Fieldwork Reports: April 2003
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The following reports on recent archaeological fieldwork undertaken in Northamptonshire were published by NCC's Historic Environment Team (Northamptonshire Heritage) on 10 April 2003.
The reports have been passed to the Northamptonshire Sites and Monuments Record and will be entered into the SMR database system.
GARAGE SITE, WOLLASTON
NGR SP 9066 6257
Woodfield A & A Services
A recording action was undertaken in advance of a housing development on land at the centre of the village. The site had previously been used as a garage, and the ground was subsequently largely disturbed due to the insertion of storage tanks. However, due to the potential significance of the site in relation to the crossroads in the development of the village, two trenches were excavated running back from the street frontages. Many of the features noted within the trenches, and pits opened up for the removal of the tanks and a stone-built well, related to the garage and earlier, 20th century cottages. However, a sherd of 11th century St Neots ware was recovered from a truncated V-shaped ditch, testifying that there was some activity in this area during the early medieval period.
SARACENS HEAD, BROOK STREET, DAVENTRY
NGR SP 5710 6248
Archaeological Services & Consultancy
A watching brief was undertaken during the refurbishment works and construction of an extension at the Saracens Head. The footprint of the new building was excavated under archaeological supervision, and it was immediately clear that the area had been extensively terraced during the 20th century. A series of modern footings were revealed as well as a small undated feature that may have been the truncated remains of a medieval feature. No further archaeological remains were observed during work within the existing building. Map evidence shows that the plot within which the inn is situated may have been created from the combination of three medieval tenements.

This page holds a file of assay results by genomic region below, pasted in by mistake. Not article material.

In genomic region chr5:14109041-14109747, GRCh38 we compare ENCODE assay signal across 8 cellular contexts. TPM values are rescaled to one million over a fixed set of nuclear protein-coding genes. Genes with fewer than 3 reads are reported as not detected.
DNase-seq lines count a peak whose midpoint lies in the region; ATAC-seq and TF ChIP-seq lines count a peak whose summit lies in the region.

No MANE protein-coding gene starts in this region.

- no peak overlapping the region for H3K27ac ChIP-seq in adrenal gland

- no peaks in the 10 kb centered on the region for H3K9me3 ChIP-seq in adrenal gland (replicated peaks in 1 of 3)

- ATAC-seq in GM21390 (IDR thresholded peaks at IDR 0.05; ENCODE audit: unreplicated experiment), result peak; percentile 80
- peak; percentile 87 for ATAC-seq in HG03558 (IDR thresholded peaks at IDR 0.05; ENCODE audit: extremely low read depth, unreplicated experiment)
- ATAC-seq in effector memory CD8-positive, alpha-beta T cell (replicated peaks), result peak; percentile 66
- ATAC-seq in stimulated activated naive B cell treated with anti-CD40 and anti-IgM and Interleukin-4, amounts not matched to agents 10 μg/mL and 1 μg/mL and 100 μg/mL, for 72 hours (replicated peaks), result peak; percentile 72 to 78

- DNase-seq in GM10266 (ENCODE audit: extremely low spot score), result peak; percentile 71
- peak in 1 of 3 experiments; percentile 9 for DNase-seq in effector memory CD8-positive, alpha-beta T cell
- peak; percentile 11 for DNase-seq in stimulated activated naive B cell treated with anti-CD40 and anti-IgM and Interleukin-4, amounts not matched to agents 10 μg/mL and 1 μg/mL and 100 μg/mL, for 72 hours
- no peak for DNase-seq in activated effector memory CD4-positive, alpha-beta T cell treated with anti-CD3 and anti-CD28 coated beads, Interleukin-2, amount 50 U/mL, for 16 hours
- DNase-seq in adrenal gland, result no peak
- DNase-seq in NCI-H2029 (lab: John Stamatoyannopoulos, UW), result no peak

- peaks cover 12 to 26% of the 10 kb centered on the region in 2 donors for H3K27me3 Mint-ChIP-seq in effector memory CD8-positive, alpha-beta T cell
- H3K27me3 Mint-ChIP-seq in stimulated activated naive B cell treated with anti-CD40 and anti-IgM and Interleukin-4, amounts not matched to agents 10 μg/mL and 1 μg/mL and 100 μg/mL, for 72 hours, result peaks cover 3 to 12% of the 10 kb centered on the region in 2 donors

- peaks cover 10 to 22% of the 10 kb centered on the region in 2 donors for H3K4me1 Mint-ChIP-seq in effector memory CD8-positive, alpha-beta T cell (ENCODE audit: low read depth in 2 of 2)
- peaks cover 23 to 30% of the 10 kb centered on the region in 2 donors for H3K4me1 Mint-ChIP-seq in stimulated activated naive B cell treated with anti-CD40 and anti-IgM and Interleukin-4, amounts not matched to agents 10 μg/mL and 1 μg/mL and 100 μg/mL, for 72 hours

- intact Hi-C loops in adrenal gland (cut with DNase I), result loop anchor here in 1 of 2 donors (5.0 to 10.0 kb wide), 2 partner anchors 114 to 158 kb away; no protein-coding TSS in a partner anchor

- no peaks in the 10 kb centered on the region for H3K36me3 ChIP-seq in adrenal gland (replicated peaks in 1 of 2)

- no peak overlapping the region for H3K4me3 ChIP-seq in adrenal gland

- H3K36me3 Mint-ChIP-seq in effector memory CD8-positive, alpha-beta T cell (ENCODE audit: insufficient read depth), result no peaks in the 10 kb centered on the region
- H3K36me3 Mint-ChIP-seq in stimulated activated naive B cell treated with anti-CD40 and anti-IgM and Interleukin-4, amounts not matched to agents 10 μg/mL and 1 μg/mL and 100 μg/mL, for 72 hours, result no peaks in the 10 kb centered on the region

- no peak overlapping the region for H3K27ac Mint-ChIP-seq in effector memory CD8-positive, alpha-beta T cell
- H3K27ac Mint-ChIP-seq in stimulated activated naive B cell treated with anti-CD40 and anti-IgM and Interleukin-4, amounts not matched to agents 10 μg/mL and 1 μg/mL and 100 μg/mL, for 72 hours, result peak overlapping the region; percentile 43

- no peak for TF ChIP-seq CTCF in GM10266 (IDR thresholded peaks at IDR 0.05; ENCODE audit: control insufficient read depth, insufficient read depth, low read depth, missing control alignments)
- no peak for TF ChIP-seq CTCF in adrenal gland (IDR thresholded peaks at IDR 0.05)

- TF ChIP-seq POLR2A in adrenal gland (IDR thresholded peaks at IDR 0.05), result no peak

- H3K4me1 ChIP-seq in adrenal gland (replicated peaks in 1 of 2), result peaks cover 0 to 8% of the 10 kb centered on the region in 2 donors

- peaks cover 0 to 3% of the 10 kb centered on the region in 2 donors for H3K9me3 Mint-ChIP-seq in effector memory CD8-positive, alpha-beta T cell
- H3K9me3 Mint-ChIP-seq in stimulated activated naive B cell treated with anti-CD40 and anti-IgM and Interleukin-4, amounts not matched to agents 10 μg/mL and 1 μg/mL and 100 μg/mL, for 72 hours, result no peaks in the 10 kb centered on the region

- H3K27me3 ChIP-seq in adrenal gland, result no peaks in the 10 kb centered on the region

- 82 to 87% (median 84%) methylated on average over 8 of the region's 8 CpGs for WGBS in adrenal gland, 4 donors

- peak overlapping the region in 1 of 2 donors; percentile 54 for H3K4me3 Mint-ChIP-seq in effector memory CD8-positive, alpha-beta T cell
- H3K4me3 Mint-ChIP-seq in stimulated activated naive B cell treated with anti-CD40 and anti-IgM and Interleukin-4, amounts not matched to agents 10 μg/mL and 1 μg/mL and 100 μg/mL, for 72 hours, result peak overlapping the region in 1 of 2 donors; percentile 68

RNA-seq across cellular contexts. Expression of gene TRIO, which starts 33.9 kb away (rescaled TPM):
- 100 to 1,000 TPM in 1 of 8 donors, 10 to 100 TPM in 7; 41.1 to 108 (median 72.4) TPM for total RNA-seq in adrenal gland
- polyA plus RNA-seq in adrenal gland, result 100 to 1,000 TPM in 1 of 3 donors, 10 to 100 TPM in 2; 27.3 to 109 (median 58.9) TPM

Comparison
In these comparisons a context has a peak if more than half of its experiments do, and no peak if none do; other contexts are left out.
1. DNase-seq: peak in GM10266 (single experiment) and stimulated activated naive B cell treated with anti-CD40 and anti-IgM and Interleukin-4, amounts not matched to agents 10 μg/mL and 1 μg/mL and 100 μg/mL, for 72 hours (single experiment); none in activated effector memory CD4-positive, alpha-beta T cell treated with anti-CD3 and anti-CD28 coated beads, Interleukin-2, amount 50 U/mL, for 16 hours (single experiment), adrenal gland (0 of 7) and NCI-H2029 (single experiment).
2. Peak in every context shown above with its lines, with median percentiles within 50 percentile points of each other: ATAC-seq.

LAND OFF SISSINGHURST, THRAPSTON
NGR TL 0064 7904
A geophysical survey was undertaken in two fields on the north-eastern outskirts of Thrapston as part of a wider archaeological evaluation by John Samuels Archaeological Consultants. The site comprised two fields. The majority of the western field was either not suitable for survey, being too overgrown, or, where survey was possible, the ground was found to be extremely disturbed magnetically. The eastern field was fully scanned but no clear archaeological type responses were identified, although there were a few trends and pit type anomalies.
LAND AT THE LOWER MOUNTS AND
4, 6 & 8 ST MICHAELS ROAD, NORTHAMPTON
NGR SP 7584 6084
University of Leicester Archaeological Services
A desk-based assessment was carried out on a site at Lower Mounts and 4, 6 & 8 St Michael's Road. The site was found to have been on the very edge of the medieval town of Northampton. Nearby excavations in a comparable location to the Mounts have revealed evidence of the town walls and a possible defensive ditch and to the south-east, the probable medieval defensive ditch was excavated at York Road. Remains dating to the Civil War period defences may also be present on the site, if an alternative 17th century dating of adjacent defensive remains excavated at the Mounts is accepted together with map and other evidence. The 1878 of the area shows St Michael's Church, presumably a short-lived 19th century building as it does not appear on later maps, including the 1885 Ordnance Survey map.